Christoph and I walked around campus talking about the buildings that are there now and the buildings that were there when I was a student. I saw the magnificent science building, definitely not there when I was. I pointed out where I lived in Jewett as a freshman.
The Phi Delt house was distinctly un-scary. I actually didn’t want a tour. I just wanted to step inside. My father was a Phi Delt at Whitman College in the 1930s.
Christoph mowed my lawn for me last spring. When I asked him his price, he said “Nothing. We are good to our alumni.”
I gave him a $25 tip. We are good to our students.
Mary-Ellis and Phil took me back to Debi and Jim’s house where I was to sit with Helen who has middle stage memory loss so Bruce could go on an alumni bike ride. I made tea and she and I talked a little bit. I spent some time trying to figure out the Smart TV, which was clearly smarter than I was. I finally got a woodworking video that demonstrated how to whittle a cookie mold out of wood. It ran for half an hour, and then started up again. Since Helen had enjoyed it the first time I knew she’d enjoy it again because it would all be new to her. It ran three times and I knit and drank tea.
I ordered a dozen cupcakes from a place called Frosted and called Jim to ask him to pick them up on his way home from work. Kind of fun not having a car and everyone being at my beck and call. It was actually a pleasant afternoon and I enjoyed being with Helen. Even when memory is stripped away, the essence of a person can still be there and she is a lovely person.
Debi came home for a break from her duties as reunion co-chair and put her feet up. She had been on the cycle ride in the capacity of domestique. If you don’t recognize this terminology I’m not in the mood to explain. My blog is a sports free zone except for when I want to complain:
Sitting around chatting someone mentioned “EPO” and I asked what it was.
“Well,” Debi intoned –she talks slowly. “If you are an endurance athlete of any kind, be it long distance running, be it cross country skiing, be it cycling, the more your oxygen carrying capacity—“
“For the love of God,” I said. “Can’t you just answer the question?”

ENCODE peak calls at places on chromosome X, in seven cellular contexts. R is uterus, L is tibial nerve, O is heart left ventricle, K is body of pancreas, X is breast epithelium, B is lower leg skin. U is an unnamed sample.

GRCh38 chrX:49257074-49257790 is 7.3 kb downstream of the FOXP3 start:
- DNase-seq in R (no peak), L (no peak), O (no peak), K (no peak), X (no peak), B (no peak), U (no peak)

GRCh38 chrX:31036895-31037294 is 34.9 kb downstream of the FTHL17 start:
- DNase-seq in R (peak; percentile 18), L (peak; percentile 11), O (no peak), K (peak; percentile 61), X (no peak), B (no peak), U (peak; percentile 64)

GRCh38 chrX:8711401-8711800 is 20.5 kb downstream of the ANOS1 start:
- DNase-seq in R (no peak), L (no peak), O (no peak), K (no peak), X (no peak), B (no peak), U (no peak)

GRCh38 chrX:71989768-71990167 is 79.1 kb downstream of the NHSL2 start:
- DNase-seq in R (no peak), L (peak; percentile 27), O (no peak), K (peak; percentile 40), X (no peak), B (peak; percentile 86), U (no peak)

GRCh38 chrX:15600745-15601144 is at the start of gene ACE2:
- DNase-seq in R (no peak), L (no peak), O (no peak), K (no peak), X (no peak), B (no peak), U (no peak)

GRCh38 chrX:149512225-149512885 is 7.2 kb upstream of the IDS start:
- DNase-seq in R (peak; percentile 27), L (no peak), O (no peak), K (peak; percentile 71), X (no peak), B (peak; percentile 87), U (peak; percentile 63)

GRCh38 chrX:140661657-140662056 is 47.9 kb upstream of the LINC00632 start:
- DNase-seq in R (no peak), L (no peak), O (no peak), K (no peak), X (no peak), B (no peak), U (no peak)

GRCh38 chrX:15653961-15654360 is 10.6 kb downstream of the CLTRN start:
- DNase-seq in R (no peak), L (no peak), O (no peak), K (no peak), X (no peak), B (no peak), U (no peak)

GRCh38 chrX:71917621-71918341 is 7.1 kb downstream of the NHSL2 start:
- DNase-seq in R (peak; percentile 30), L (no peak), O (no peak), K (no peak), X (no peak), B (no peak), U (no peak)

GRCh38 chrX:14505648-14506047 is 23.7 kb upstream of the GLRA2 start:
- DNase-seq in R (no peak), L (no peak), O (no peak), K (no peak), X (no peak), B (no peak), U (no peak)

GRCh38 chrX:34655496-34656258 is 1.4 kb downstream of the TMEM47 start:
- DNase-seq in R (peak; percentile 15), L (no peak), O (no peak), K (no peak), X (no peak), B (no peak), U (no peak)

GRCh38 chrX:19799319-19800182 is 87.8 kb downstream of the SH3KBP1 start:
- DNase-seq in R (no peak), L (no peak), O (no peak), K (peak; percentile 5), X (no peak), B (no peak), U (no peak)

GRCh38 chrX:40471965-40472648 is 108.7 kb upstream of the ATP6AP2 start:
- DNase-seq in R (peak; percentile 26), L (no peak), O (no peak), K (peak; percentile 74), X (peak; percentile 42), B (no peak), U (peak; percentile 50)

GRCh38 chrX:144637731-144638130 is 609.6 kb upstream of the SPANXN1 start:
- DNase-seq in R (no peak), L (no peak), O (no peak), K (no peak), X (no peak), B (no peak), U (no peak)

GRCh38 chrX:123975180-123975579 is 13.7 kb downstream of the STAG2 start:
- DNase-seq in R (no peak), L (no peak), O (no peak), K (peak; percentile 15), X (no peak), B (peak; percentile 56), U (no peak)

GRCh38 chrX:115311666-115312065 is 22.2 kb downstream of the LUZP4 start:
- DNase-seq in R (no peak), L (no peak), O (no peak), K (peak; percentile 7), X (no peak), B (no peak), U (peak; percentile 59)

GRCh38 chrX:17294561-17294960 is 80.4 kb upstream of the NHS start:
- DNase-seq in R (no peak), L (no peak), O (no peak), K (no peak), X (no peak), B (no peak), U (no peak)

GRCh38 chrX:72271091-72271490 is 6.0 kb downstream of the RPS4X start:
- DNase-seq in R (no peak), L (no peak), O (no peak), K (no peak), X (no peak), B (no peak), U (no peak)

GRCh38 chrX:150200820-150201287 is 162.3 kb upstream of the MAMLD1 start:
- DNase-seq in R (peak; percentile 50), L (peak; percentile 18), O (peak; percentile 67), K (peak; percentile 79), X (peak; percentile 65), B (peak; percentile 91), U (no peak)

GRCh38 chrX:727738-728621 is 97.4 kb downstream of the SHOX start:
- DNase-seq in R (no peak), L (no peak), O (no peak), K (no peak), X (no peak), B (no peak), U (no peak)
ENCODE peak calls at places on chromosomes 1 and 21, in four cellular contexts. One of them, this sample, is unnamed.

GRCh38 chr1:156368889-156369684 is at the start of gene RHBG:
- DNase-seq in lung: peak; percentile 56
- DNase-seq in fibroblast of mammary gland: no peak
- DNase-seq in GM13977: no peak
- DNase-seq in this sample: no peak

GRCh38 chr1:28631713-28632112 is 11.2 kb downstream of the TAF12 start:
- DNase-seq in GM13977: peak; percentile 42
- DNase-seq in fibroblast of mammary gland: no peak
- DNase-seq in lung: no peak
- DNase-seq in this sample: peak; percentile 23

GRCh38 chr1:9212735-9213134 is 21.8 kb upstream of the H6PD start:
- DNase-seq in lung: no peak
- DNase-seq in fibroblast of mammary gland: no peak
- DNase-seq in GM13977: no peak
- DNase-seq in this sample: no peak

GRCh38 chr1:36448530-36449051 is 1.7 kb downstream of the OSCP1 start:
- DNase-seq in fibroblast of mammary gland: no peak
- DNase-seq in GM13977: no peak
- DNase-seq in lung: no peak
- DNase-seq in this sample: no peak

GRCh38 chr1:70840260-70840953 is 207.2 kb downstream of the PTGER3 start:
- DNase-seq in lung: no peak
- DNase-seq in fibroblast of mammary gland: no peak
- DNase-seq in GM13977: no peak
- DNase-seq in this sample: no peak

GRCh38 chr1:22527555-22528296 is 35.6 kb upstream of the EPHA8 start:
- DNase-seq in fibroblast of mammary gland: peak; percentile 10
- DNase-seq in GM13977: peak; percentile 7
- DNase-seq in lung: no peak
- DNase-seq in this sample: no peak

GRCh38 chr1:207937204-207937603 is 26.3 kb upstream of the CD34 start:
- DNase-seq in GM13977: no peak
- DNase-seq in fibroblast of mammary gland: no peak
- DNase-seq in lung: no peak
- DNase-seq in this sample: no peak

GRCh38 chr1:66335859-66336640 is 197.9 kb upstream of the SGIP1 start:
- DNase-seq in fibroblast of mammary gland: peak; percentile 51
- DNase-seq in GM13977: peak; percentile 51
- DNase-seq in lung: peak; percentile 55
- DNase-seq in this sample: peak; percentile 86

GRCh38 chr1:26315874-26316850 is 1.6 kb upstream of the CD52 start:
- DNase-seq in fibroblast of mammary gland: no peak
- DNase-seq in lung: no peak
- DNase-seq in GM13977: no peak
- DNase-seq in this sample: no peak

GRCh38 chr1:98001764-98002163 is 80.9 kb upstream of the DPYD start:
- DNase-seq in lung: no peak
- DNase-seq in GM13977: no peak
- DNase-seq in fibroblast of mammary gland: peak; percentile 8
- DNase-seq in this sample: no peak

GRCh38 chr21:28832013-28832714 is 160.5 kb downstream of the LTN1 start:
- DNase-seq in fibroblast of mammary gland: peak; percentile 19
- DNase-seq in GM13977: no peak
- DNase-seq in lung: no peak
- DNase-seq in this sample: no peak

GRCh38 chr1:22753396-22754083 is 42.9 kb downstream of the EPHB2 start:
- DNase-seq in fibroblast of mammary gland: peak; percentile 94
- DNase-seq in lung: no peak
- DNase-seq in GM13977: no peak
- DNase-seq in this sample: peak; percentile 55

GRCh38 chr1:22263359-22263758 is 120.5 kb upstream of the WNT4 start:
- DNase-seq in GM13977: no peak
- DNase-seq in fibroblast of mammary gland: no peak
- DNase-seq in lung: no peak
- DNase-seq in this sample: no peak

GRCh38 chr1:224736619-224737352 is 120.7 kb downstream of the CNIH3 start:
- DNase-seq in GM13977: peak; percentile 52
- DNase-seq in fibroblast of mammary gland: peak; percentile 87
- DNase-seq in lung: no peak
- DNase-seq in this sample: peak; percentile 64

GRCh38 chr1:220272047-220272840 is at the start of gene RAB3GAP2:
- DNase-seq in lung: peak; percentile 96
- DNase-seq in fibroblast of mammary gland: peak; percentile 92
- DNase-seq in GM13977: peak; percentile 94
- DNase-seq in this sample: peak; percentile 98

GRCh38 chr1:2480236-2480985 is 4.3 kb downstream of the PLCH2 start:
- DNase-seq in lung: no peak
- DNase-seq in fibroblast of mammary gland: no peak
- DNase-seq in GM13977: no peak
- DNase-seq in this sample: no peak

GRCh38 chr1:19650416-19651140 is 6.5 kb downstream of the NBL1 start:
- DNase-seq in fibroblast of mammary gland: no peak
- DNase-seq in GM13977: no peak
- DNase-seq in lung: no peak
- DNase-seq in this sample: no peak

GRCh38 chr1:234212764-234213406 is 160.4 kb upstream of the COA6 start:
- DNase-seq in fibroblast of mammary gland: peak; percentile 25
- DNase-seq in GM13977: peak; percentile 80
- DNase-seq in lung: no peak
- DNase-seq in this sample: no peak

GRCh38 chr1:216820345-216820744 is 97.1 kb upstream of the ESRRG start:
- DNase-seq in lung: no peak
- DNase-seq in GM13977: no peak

“I was trying to,” she said earnestly.
“No, you weren’t. You were using an innocuous conversational moment to bore me to tears with sportspeak. You’re like an addict. I can’t listen to any more! What is EPO? One short sentence.”
“It’s a drug to increase red blood cells.”
“Thank you. Was that so hard?”
“I was also going to say,” she injected rapidly. “It was what brought Lance Armstrong down.”
There was a reunion supper at a brew pub that evening. I hadn’t signed up for it because I knew we would be shouting at each other over some hyperactive sub-woofer (Is that even a thing anymore? I’m trying to be cool.) in an enclosed space and I would hate it. Jim had planned to go “because Debi wants me to” but when he found out I was staying home, he got out of it. We spent two lovely hours not talking. Jim was on the computer and I wrote using one of the promotional pens we got at registration. They roll easily across the paper and are much nicer than the ones they gave us at the 35th reunion. They are really too good to give to Gwen who is feeding my cats; in any case, her house is more or less paper free. I think I came home with six of them.
A little before 8:00 Mary-Ellis called. “Are you in bed” she asked.
“Ha, ha, no I am up and ready to make music.”
Our little group got together with my guitar and John’s banjo and did some singing. John sang a few songs and Bruce performed Schubert’s “Die Forelle.” But it was Mary-Ellis’ night. She performed the Cowardly Lion, some funny lyrics to “Drink to Me Only with Mine Eyes” and “Boom Boom Badushka:”
“Boom Boom Badushka, that means that I love you,
And if you’ll be my baby, I’ll boom badushka you.”
Did we even know what that meant when we sang it at college? Or Mary-Ellis’ other comic song: “I’m a ding dong daddy from Dumas and you ought see me do my stuff?”
We surprised Mary Ellis with the cupcakes to celebrate her birthday and finished the evening with “Auld Lang Syne.”
And the morning and the evening were the second day.